DATA step to rename the variables in one of the data sets so that they match the other. Once the variable names are the same, you can then use
PROC APPEND to concatenate the data sets.
Let’s consider two data sets: students and pupils. The students data set has variables Name, Age, and Grade, while the pupils data set has variables StudentName, StudentAge, and StudentGrade.
First, create the datasets:
data students; input Name $ Age Grade; datalines; Alice 22 88 Bob 23 92 ; run; data pupils; input StudentName $ StudentAge StudentGrade; datalines; Carol 21 90 Dave 20 85 ; run;
If you attempt to merge the pupils dataset with the student dataset, you may encounter warnings and errors as seen in the log.
If you are looking at the error line, you might be considering using the force option. It’s natural to want to bypass the error when you encounter an error message. However, you should be careful when using the FORCE option as it can have unintended consequences on your output.
For example, you may notice that some rows are missing in your ‘student’ dataset.
To verify these discrepancies, you can check the SAS log for more details.
WARNING: Variable StudentName was not found on BASE file. The variable will not be added to the BASE file.
WARNING: Variable StudentAge was not found on BASE file. The variable will not be added to the BASE file.
WARNING: Variable StudentGrade was not found on BASE file. The variable will not be added to the BASE file.
WARNING: Variable Name was not found on DATA file.
WARNING: Variable Age was not found on DATA file.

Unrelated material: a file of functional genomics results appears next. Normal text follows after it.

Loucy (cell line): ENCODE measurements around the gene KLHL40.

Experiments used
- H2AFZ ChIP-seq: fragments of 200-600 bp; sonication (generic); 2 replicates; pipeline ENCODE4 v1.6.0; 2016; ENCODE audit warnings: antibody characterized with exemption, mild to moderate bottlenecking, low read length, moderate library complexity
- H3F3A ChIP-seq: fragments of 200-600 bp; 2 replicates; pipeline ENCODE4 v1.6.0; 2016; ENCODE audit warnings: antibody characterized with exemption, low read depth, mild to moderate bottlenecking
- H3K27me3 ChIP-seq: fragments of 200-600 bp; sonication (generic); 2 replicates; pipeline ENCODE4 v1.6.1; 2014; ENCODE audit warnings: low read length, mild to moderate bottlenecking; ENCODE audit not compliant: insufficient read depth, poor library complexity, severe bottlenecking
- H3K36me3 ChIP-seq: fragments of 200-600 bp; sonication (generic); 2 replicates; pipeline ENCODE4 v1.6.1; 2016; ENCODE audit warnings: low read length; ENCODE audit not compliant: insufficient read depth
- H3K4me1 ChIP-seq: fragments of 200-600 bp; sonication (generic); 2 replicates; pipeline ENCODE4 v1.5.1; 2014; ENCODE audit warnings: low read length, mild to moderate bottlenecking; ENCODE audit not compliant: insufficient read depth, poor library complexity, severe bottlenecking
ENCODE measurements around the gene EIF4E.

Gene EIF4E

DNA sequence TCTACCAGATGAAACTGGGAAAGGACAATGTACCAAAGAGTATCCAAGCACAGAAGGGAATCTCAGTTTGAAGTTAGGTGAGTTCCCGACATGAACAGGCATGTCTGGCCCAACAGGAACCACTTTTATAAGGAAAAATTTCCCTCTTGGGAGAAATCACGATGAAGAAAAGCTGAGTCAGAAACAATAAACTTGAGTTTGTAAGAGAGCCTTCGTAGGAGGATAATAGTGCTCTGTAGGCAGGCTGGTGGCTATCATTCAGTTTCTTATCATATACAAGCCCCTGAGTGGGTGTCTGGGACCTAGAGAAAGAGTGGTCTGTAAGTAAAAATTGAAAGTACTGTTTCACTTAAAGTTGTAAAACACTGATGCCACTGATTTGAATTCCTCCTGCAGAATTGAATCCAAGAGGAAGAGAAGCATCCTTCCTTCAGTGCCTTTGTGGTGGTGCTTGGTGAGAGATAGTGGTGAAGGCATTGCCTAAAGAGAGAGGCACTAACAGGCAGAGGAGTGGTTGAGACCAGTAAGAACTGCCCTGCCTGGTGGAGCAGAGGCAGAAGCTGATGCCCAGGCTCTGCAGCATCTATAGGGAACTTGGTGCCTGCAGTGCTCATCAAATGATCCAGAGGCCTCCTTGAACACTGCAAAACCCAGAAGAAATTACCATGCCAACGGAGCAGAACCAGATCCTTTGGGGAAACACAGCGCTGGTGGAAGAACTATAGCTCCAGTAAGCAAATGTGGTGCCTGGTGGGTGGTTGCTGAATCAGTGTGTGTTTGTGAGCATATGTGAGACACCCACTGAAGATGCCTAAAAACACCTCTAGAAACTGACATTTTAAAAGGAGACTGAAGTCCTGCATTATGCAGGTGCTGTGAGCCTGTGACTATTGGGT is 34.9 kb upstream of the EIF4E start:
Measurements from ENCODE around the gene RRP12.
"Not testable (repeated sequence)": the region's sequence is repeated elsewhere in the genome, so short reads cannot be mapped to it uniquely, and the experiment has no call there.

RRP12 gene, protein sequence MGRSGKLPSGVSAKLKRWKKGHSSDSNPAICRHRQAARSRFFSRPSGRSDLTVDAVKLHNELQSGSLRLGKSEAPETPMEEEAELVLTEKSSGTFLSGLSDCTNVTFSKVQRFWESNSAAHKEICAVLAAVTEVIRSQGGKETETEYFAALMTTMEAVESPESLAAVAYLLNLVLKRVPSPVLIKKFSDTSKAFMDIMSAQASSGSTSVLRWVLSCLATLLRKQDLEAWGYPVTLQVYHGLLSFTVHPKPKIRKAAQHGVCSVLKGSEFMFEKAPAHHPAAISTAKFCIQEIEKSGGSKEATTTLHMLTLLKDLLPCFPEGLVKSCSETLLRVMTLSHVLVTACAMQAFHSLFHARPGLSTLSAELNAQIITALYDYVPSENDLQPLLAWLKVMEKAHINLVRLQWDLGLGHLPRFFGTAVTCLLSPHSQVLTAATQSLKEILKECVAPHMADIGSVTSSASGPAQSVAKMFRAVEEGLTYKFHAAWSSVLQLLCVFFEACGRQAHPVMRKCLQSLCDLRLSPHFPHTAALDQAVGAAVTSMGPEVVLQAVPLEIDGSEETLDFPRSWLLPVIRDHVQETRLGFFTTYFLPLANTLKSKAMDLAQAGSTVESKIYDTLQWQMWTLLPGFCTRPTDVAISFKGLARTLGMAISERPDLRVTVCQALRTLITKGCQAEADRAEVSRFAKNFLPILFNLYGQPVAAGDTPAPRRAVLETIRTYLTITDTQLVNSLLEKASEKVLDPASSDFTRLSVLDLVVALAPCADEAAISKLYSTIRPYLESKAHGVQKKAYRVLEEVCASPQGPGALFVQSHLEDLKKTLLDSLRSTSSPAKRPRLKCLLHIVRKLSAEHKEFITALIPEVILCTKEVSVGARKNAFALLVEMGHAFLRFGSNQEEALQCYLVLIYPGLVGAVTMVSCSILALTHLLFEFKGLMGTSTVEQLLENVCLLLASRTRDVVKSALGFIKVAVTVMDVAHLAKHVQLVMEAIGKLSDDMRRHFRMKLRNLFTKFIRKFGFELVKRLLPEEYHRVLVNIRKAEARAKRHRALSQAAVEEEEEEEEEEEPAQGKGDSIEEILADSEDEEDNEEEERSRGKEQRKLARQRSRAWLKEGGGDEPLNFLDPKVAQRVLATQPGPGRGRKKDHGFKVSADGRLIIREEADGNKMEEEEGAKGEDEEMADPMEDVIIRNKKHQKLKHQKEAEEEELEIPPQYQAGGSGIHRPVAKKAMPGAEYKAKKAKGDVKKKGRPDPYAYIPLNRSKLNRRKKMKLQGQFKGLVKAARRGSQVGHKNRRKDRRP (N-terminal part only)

WARNING: Variable Grade was not found on DATA file.
The FORCE Option in PROC APPEND
FORCE option in
PROC APPEND allows you to append datasets even when the variable names or types don’t match. While this may seem like a convenient way to bypass errors, it comes with its own set of risks, including unexpected results like missing rows or mismatched data.
How FORCE Works
When you use the
FORCE option, SAS will suppress the usual errors and warnings that you would get if the
DATA= datasets have different variables. Instead, it will append the datasets as best as it can.
proc append base=students data=pupils force; run;
- Missing Rows: If the
DATA=dataset contains variables not found in the
BASE=dataset, those variables will be dropped, and the corresponding rows might appear as missing in the output.
- Data Integrity: Using
FORCEcan compromise the integrity of your data. You might end up with mismatched or mislabeled data if you’re not careful.
Verifying in the Log
PROC APPEND with the
FORCE option, it’s crucial to check the SAS log for any notes or warnings. The log will indicate what variables were kept, what were dropped, and any other issues that might have occurred during the append operation.
In summary, while the
FORCE option can be useful in some scenarios, it should be used cautiously. Always verify the output and consult the SAS log to ensure that the data is as expected.
As mentioned in the previous example, it’s often better to rename variables so that they match, rather than using
Now, before appending, we’ll create a new data set pupils_renamed where we rename the variables to match those in students:
data pupils_renamed; set pupils; Name = StudentName; Age = StudentAge; Grade = StudentGrade; drop StudentName StudentAge StudentGrade; run;
PROC APPEND to append pupils_renamed to students: